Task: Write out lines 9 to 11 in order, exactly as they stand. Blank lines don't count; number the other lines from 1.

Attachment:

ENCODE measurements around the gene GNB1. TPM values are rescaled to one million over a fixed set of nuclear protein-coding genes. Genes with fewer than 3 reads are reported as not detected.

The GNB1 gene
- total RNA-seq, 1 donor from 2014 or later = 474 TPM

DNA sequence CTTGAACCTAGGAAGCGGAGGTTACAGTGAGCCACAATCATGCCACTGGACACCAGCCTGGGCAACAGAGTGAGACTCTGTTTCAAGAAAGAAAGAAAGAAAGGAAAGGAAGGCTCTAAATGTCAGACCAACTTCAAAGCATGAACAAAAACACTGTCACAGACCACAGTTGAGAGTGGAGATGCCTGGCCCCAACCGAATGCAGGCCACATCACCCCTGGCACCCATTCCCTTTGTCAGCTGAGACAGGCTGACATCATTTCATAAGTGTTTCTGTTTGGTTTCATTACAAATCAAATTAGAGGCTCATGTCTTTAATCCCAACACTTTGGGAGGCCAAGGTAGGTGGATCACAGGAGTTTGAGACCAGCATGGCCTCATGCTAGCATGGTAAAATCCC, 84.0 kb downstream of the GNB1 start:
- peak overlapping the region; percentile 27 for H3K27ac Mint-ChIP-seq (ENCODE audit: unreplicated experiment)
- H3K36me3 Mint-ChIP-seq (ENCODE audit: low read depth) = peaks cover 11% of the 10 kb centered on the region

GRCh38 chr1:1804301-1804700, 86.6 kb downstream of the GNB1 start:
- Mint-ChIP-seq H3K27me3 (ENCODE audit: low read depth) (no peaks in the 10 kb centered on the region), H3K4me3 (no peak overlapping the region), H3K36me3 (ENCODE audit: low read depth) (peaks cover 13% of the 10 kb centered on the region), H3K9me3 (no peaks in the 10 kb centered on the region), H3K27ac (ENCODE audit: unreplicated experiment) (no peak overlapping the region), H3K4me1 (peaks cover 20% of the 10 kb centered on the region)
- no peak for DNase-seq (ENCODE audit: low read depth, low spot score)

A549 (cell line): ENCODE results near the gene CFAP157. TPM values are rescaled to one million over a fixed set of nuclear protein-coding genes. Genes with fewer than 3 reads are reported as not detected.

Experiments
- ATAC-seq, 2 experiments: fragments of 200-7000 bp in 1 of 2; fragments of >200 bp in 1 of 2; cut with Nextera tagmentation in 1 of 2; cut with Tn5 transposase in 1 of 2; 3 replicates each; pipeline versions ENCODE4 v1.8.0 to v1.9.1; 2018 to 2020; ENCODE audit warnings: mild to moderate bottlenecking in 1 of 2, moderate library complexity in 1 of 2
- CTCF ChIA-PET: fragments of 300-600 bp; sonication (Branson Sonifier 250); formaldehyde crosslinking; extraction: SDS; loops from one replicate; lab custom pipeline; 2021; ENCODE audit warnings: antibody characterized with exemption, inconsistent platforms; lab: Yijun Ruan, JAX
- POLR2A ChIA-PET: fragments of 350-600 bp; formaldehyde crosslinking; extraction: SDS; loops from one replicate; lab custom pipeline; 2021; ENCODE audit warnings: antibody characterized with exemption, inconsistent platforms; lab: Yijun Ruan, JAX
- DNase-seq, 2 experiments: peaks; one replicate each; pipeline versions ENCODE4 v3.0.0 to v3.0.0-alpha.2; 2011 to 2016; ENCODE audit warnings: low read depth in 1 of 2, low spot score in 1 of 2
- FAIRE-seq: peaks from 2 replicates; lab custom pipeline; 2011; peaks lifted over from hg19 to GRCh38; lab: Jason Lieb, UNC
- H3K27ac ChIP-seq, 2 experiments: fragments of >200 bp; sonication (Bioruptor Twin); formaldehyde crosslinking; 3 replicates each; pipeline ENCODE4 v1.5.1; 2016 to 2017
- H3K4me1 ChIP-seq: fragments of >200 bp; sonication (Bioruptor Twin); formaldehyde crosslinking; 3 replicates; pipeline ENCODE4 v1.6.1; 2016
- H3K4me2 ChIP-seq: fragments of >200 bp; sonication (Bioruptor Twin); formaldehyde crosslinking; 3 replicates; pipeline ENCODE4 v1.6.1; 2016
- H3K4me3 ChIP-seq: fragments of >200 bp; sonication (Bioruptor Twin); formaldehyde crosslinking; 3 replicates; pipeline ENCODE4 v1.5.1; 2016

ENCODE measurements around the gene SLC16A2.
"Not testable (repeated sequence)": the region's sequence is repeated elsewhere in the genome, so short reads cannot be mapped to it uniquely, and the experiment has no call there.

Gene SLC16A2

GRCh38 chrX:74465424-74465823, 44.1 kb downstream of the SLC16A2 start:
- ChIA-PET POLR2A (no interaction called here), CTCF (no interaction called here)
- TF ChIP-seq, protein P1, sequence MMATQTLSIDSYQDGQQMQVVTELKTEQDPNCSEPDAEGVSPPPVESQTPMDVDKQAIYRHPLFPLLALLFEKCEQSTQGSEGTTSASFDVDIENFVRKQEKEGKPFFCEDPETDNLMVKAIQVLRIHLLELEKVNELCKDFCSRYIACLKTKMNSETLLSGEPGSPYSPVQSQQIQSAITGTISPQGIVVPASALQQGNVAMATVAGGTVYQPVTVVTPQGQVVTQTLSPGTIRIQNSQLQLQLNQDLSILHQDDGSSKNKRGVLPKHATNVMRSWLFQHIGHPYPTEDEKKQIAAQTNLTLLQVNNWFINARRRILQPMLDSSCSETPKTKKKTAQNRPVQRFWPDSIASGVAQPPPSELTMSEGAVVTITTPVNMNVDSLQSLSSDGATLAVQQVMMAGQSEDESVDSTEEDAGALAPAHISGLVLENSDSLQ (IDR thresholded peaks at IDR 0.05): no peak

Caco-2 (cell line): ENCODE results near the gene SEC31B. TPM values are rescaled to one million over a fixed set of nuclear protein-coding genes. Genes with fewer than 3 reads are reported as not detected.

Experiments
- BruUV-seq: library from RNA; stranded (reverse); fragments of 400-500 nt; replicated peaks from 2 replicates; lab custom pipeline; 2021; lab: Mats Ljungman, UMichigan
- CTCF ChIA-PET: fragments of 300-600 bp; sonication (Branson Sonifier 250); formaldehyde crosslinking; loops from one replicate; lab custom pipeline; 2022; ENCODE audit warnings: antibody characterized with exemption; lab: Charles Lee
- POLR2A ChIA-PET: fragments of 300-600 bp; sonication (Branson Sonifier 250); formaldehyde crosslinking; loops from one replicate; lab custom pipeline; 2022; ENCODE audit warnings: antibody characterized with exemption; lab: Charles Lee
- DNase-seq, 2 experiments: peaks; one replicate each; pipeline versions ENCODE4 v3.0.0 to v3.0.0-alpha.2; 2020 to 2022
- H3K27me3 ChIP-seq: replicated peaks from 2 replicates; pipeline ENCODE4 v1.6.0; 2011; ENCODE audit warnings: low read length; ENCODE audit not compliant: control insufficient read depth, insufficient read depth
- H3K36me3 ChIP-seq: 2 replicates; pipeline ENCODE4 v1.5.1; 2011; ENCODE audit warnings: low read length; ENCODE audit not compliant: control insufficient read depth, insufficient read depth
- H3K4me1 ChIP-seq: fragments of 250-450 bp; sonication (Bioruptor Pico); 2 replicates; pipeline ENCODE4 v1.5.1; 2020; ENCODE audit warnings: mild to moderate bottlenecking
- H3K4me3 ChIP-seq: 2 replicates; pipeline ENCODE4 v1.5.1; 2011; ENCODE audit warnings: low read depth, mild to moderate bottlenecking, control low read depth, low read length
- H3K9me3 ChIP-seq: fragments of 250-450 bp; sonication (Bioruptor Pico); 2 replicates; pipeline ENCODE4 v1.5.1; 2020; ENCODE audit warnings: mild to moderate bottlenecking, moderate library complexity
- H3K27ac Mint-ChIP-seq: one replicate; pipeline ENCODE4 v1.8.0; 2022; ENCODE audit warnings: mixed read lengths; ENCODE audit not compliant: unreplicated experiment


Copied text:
- no peak for DNase-seq (ENCODE audit: low read depth, low spot score)

A549 (cell line): ENCODE results near the gene CFAP157. TPM values are rescaled to one million over a fixed set of nuclear protein-coding genes. Genes with fewer than 3 reads are reported as not detected.

Experiments